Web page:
HOW TO AVOID RUNNING OUT OF MONEY IN RETIREMENT

How to Avoid Running Out of Money in Retirement

I’m warning you now: don’t jeopardize your retirement with this flawed (but popular) piece of financial advice.  The 4% Rule that’s frequently espoused by financial planners and pundits can carry with it substantial risk. The 4% Rule is a financial concept that states that as you enter into your retirement years, you should plan on deducting roughly 4% of your retirement portfolio’s value every year in order to meet your living expenses.  The plan is that the structured withdrawals from your nest egg should provide financial support for at least a couple of decades, and possibly as high as 30 Continue reading

THE CLASS YOU DIDN’T TAKE IN SCHOOL – INVESTMENT EDUCATION 101

Classroom Photo - Investment Education

During a recent, in-person session with a private coaching client, the topic of retirement preparation and planning made its way into the conversation.  I ran a quick “diagnostic check” by asking a few questions and reviewing some of the client’s financial statements including her investment holdings and retirement accounts.  Everything appeared fine until I began dissecting the various positions within her IRA (Individual Retirement Account). The tone of the meeting quickly turned from pleasant to somber as I explained why the long-dated bonds in her retirement account were a poor investment choice given the current economic climate (and she had Continue reading

INVESTING SHOULD BE BORING (IN A GOOD WAY)

Investing is Boring

Sports can be exciting.  Travel can be exciting.  Movies can be exciting.  But your investing should be boring. Why?  Because proper investing mechanics are driven by investing systems that generate predictable outcomes.  And when outcomes become predictable, the excitement is lost.  While investing with a system may be boring, it can also be immensely profitable when applied with regularity. If you want to become an accomplished investor, it behooves you to understand that emotion should NOT be part of your approach.  Making money through investing is an intellectual pursuit, not an emotional pursuit. One of the challenges I occasionally face Continue reading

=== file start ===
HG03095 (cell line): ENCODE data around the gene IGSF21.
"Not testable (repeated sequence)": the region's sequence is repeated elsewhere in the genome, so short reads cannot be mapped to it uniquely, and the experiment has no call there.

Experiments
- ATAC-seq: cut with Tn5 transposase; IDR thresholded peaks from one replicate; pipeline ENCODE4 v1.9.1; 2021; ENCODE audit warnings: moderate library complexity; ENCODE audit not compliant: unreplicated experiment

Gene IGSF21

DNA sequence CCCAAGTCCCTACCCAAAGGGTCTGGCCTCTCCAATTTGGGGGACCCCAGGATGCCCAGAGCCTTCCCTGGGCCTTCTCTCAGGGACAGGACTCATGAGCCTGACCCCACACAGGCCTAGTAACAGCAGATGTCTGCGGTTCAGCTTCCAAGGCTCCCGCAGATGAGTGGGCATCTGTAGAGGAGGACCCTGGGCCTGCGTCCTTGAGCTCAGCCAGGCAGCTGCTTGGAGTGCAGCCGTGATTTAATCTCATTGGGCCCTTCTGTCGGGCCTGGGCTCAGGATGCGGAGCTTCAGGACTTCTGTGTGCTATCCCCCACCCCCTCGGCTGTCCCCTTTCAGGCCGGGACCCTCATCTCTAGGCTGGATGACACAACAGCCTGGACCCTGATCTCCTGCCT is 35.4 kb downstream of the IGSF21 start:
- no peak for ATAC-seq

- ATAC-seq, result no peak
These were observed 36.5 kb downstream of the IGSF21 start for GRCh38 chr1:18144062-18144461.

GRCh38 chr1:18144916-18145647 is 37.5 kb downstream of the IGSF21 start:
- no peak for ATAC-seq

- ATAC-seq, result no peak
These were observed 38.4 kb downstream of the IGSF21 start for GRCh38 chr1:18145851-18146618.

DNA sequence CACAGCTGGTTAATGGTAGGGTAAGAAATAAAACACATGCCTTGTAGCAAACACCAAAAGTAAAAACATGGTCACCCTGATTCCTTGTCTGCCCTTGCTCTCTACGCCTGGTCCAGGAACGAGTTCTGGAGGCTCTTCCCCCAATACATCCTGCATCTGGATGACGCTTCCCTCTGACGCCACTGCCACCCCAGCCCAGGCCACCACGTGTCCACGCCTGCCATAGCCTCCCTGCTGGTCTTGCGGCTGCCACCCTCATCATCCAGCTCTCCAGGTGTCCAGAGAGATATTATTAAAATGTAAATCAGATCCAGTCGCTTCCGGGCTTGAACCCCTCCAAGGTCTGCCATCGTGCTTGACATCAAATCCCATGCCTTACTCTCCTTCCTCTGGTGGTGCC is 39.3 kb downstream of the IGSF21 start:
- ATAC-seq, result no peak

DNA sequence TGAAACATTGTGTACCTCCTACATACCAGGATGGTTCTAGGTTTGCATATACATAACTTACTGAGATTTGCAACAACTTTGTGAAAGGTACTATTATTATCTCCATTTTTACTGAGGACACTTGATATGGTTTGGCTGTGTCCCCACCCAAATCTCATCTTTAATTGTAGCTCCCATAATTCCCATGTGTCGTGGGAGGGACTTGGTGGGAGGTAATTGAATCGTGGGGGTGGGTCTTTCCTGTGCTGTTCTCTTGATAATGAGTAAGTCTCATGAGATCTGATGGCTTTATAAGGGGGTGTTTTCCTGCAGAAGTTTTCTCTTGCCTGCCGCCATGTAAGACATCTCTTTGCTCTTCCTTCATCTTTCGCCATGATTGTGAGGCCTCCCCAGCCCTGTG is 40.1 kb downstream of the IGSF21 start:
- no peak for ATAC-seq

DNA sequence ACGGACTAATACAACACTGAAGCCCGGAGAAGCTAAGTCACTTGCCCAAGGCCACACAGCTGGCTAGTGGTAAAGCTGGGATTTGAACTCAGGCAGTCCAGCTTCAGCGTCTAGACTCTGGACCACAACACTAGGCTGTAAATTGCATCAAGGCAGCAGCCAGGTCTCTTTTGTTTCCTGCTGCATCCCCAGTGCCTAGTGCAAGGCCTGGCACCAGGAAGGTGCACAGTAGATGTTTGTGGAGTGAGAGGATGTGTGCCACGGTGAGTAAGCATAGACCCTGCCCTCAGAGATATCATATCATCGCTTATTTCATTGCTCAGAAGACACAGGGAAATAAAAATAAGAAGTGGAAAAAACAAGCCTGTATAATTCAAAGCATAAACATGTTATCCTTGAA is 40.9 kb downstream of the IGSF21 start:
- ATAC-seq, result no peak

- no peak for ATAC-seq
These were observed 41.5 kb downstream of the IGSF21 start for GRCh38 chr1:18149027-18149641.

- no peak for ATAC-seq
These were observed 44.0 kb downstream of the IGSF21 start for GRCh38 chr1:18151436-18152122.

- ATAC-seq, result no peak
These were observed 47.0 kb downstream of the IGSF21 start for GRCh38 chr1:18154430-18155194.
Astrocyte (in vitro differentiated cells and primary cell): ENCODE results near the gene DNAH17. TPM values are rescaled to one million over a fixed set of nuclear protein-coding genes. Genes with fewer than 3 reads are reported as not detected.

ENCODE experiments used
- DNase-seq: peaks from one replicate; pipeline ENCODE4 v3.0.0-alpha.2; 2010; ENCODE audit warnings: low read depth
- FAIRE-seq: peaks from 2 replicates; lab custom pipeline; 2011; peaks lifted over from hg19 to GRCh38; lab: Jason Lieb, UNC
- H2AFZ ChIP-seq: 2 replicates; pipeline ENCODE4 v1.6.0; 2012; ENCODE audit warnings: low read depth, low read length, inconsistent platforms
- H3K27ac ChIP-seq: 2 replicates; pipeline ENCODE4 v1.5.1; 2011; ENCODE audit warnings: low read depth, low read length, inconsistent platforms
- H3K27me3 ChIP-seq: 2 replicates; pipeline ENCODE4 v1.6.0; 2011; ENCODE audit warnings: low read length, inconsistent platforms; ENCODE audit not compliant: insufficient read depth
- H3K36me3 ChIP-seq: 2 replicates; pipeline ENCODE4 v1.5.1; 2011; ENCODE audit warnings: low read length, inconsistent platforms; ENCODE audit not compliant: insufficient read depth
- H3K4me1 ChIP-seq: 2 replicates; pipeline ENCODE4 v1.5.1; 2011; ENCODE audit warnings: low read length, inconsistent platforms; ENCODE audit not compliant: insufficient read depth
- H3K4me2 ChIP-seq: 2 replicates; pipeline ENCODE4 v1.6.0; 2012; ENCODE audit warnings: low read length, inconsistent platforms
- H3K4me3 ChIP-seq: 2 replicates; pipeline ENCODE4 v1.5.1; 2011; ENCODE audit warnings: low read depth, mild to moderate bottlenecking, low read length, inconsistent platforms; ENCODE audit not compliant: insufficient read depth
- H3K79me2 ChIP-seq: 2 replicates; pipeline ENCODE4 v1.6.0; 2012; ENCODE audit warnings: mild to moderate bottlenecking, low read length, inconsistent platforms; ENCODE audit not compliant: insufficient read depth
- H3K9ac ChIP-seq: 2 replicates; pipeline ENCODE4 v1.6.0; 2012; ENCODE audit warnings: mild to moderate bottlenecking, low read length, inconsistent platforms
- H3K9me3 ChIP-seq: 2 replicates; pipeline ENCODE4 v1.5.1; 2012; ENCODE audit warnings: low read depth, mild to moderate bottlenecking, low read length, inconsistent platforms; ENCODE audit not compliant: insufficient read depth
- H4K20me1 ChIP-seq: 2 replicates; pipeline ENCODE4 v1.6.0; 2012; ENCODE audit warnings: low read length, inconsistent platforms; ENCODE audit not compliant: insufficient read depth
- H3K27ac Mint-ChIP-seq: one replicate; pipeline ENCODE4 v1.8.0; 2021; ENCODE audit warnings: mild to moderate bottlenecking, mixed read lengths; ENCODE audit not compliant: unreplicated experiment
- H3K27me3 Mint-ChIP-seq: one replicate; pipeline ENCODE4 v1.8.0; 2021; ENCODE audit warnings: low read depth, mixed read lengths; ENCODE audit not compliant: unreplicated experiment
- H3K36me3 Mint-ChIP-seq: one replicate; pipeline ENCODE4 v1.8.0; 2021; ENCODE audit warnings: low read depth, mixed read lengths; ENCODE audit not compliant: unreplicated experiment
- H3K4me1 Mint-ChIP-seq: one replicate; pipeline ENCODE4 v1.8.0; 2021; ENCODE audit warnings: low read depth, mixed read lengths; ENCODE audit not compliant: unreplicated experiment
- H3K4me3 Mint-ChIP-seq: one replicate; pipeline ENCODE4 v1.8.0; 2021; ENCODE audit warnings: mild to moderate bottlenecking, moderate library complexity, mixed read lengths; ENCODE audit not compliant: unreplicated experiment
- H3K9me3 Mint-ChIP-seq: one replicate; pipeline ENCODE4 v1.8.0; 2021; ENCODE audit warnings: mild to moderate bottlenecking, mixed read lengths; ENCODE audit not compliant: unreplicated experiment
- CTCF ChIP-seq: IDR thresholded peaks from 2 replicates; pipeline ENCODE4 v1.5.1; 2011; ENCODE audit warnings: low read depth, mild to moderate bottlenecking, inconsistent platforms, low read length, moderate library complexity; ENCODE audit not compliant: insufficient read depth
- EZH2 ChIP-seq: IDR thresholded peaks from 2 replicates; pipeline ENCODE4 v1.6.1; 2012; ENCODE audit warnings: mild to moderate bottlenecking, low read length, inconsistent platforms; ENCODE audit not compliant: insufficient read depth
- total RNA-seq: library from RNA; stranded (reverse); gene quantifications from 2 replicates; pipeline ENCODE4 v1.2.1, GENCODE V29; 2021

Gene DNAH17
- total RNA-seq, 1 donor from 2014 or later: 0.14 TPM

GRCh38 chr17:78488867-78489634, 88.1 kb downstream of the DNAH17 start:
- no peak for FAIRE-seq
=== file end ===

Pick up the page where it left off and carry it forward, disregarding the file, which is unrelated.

DEVELOPING GOOD FINANCIAL HABITS

Piggy Bank

We demonstrate habits in nearly every area of our lives.  We brush our teeth with the same hand every morning, we drive the same route to the grocery store, and we practice the same general mannerisms when interacting with others.  Habits, both the good ones and the bad ones, are a function of our subconscious minds, and they literally run the majority of what we do – even how we handle our finances and our investing activities. Habits are a fascinating human construct.  You weren’t born with any habits, but you’ve managed to acquire them over the course of your Continue reading

EVALUATING YOUR RETIREMENT ACCOUNT

Properly Diversify Your Retirement Plan

In 1974, Congress enacted legislation known as ERISA (Employee Retirement Income Security Act).  This ushered in a new era of financial self-reliance for millions of American workers.  With this transition from defined benefit plans (i.e., pensions) to defined contribution plans such as IRAs and 401(k) plans, the United States government conveyed their expectation that employees must now privately manage their financial futures. Moreover, as the sustainability of government-sponsored entitlement programs are called into question, more and more citizens are realizing the importance of taking a proactive approach toward their “golden years”. To be honest, as an independent investor, I’m not Continue reading

3 COMMON INVESTING QUESTIONS ANSWERED

QuestionsAnswered

If I had to select the top three questions that I’m asked most often by new members and coaching clients, the questions would undoubtedly be the following: 1)  WHAT SHOULD I INVEST IN? There are two primary factors that determine what you should be investing in:  1) Your personal investment criteria and 2) The current investing and economic landscape. Both are independent variables, but both should be taken into consideration. Starting with your personal investment criteria, this includes things like your current level of disposable income, your level of risk tolerance, and your long-term financial objectives.  For example, if you’re 50+ Continue reading